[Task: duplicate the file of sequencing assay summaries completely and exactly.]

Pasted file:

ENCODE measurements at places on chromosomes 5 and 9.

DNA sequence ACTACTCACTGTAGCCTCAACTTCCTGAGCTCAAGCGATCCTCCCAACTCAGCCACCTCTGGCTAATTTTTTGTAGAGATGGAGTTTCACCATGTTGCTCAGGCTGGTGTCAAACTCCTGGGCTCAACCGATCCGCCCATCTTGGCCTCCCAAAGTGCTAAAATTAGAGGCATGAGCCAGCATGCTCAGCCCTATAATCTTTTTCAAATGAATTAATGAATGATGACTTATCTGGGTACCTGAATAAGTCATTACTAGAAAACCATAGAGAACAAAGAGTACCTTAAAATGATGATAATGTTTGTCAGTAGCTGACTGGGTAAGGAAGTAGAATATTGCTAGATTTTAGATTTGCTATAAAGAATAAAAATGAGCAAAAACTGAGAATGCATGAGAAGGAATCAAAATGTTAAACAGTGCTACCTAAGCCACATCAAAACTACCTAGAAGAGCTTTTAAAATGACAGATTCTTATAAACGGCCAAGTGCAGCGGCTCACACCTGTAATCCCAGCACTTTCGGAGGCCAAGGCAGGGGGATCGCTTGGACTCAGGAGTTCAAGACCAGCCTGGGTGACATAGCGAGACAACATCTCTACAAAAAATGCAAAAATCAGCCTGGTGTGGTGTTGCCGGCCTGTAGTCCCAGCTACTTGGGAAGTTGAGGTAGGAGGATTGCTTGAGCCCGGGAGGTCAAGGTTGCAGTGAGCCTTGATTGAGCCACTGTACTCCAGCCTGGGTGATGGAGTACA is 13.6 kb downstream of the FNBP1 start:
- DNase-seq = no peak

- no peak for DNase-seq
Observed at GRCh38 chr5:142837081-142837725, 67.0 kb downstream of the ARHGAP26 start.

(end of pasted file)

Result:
ENCODE measurements at places on chromosomes 5 and 9.

DNA sequence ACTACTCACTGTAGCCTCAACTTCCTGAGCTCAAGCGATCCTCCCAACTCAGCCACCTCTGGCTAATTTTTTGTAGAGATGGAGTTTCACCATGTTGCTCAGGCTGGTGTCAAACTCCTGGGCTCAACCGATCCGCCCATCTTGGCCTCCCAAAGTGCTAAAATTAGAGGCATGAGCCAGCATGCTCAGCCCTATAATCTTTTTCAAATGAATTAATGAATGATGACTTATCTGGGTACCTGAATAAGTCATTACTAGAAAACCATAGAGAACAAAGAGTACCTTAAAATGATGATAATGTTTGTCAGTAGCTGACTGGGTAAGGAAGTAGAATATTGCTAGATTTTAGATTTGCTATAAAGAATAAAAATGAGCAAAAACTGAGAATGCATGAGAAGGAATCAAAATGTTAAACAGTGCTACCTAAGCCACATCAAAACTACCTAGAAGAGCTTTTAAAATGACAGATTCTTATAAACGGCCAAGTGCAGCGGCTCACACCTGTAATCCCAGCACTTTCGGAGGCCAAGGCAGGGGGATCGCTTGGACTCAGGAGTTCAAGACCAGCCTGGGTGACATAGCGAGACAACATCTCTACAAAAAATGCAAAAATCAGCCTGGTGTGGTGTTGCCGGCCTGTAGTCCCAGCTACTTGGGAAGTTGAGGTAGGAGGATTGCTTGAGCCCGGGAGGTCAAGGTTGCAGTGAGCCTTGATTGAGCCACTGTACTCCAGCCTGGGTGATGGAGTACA is 13.6 kb downstream of the FNBP1 start:
- DNase-seq = no peak

- no peak for DNase-seq
Observed at GRCh38 chr5:142837081-142837725, 67.0 kb downstream of the ARHGAP26 start.